The steward of Goliad High School track and field, coach Stacy Zamzow, is only weeks removed from an incredible 2021 spring season. His Tigerettes finished second in the state in Austin, and two of his offspring left the meet with championship gold.

Yet, Zamzow isn’t quite done with what surrounds the turf of Tiger Stadium, heading right back to the track for a children’s summer program. The twice-a-week practices and weekly meets for ages 5-13, says the coach, is a reciprocation of generosity.

“This is what I love, giving back to the kids,” he said. “I was given so much, and am still given (a lot), I just want to give back and give every kid an opportunity to experience this sport and all the great things it offers, and the fun that being active gives you.”

Running from late May through the end of June on the GHS track, the camp has been Zamzow’s brainchild for 15 years. He emphasizes not just running skills, but off-the-track excitement for budding Tigers and Tigerettes.

“We don’t make it a daycare,” he said. “It’s only an hour long, the parents kind of get involved, and it becomes a family thing, which we like a lot. The kids learn, and the parents learn that it’s about fun, it’s not just coming up here and working out.”

Working as a “small” outfit in the past, with anywhere between 10-20 participants, the 2021 summer track program has been flooded with renewed interest. During the first two weeks of practice, more than 60 area youths came ready to run.

Zamzow wasn’t quite sure of the exact reasoning behind the influx, but did say kids that were “pinned up” because of the COVID-19 pandemic now have an outlet to run off some extra energy.

“Parents are getting (kids) out, and you can see that they’re happy to get them out. It’s a combination of things. When you have a successful year, and things are fun, you tend to reap the rewards from that. I hope to keep it going, because it’s really good for the community.”

The practices are in what the coach calls an “organized chaos” mindset, similar to a physical education class. After a brief warm-up and stretching routine, boys and girls are split off into different stations. Boys begin with running events, while girls start in the field. Halfway through the practice, the genders flip locations for a well-rounded evening.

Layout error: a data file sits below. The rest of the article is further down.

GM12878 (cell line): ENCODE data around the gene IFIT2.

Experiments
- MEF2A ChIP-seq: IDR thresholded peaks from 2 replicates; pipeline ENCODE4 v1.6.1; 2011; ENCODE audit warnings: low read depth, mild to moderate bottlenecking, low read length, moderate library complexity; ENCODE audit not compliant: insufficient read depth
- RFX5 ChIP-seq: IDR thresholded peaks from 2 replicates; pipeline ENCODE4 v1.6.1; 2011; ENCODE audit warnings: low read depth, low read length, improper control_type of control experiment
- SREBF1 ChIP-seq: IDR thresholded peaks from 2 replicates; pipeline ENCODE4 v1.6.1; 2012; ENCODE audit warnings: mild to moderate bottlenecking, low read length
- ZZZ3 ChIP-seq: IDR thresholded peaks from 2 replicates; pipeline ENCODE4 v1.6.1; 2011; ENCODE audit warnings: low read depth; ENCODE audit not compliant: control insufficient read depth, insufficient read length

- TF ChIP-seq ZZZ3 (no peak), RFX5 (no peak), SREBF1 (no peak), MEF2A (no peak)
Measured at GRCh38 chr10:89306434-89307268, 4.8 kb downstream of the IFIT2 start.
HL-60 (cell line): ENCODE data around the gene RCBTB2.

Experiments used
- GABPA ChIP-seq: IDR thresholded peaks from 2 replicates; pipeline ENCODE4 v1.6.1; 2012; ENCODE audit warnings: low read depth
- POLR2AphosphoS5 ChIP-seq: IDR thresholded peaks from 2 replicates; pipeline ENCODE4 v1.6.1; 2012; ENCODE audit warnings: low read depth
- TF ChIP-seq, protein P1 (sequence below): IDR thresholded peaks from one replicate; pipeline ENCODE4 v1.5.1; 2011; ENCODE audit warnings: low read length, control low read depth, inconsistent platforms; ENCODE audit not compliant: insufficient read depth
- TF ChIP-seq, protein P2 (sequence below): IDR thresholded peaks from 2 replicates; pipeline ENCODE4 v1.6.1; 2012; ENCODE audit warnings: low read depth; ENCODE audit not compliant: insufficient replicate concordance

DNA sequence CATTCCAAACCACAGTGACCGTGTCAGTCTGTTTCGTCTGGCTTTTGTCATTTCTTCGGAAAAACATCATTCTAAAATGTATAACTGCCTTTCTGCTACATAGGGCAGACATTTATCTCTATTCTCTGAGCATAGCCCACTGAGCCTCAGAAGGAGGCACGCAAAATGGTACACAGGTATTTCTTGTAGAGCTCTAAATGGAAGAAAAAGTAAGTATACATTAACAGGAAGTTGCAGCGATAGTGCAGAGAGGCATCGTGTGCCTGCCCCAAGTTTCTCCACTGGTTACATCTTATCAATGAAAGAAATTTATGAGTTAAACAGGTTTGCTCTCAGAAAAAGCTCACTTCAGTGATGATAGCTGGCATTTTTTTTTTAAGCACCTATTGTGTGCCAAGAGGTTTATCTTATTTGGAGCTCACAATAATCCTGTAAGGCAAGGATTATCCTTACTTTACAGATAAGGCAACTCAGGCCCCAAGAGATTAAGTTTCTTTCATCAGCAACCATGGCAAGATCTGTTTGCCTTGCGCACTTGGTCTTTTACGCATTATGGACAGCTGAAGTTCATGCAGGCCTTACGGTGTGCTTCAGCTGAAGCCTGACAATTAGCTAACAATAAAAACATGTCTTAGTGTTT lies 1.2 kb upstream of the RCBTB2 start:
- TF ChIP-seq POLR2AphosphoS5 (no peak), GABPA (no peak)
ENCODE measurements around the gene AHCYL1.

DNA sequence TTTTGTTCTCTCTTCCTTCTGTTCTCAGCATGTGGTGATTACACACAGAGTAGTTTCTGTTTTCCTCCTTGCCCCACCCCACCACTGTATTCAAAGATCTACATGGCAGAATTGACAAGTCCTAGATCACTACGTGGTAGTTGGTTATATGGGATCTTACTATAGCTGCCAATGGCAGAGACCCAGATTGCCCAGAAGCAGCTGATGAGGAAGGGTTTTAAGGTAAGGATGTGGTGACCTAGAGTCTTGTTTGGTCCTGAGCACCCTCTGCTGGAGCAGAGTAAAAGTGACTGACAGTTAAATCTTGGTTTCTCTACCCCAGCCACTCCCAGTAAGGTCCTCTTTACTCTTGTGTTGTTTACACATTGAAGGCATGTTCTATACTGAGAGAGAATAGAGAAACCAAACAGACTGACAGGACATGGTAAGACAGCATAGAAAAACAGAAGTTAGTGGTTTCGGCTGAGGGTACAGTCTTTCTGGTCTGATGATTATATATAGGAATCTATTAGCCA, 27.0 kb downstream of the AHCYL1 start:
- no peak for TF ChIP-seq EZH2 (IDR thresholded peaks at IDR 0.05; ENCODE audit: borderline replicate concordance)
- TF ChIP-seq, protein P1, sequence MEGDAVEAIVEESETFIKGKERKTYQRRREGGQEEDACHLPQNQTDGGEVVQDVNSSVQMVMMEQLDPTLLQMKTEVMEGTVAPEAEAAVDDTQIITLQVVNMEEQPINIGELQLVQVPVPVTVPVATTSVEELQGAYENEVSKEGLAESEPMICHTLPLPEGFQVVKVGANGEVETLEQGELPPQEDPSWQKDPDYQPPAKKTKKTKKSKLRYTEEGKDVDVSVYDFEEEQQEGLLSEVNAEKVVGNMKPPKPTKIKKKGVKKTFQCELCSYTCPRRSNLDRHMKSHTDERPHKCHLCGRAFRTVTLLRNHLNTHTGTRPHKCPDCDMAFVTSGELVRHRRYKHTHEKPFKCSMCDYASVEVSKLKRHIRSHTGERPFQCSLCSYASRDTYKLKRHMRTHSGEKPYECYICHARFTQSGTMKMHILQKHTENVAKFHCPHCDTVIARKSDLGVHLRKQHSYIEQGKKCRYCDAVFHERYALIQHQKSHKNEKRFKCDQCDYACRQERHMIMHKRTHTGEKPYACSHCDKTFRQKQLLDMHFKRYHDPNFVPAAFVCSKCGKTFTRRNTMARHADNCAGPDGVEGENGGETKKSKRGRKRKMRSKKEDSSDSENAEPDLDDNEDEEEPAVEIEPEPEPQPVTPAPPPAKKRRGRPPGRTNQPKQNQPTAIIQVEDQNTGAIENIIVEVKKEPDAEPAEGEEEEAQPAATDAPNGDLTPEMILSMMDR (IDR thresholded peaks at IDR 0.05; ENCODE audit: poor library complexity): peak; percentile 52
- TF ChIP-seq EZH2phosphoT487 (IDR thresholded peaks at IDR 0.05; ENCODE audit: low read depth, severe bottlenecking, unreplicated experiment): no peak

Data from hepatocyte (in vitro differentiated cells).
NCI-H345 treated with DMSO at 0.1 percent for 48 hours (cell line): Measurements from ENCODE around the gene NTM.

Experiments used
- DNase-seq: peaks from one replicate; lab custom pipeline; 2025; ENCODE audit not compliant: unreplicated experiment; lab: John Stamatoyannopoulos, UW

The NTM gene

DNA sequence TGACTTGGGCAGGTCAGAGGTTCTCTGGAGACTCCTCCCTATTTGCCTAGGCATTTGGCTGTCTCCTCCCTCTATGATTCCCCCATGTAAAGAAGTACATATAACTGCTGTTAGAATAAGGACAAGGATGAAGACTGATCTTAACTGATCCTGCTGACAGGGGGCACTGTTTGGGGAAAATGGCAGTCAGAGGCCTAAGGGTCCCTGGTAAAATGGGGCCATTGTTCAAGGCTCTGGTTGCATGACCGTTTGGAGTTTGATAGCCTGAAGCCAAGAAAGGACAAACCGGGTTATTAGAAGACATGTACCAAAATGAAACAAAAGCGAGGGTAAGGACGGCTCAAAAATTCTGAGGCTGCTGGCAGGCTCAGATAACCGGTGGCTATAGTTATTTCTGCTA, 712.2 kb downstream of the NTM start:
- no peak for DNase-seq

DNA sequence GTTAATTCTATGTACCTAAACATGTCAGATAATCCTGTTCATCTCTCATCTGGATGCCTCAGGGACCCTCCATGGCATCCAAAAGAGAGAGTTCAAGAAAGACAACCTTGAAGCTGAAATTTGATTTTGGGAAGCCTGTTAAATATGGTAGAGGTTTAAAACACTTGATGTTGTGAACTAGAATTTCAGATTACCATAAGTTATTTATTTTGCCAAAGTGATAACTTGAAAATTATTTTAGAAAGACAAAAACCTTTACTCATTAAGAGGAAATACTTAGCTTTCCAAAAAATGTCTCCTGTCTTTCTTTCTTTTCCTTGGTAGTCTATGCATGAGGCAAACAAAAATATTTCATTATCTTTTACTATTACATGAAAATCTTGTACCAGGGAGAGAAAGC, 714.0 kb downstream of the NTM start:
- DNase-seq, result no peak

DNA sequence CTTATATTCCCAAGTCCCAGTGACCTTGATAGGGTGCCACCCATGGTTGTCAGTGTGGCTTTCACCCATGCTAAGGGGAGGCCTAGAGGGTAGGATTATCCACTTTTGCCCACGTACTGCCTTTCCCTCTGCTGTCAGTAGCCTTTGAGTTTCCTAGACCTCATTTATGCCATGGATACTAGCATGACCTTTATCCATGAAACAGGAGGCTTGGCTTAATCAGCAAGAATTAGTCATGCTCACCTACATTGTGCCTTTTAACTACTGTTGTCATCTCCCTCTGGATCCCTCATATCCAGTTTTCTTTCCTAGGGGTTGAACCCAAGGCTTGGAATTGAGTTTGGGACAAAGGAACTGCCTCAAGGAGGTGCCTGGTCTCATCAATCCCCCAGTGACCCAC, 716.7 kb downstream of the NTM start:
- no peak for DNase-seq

Other running staples taught are how to start out strong, the basics of sprinting, and something the coach says they “love here at Goliad,” hurdling events. The coach can’t do it alone, calling upon several coaches for assistance, including state champion daughter Addison, state champion son Cutler and state champion Tigerette sisters Karleigh and Kyla Hill.

“You have to have good help,” the coach said of handling practice. “And learn how to use a positive yet forceful voice sometimes, because the little ones want to be quite active. It’s a lot of fun, if you love what you do, you don’t mind and you’ll make a way for it to work.”

Sharpening skills on the track is combined with expanding the participants’ desire for further activity, whether in track or other athletics. Zamzow states that this is an ongoing collaborative process with the children, coaches and parents.

“It’s about having fun, not making it forceful that (the children) do it now,” the coach said. “Because if they’re forced to do it now, you’ll never see them in high school (athletics). They’ve got to want to do it, and (the parents have) got to make it fun, so let’s work. As long as I have that desire, I feel like this program will continue to be successful.”

The Goliad track hopefuls competed in their first meet June 3 in Goliad, with other meets throughout the season taking them to Taft, Yoakum, Skidmore, Woodsboro and Hallettsville.


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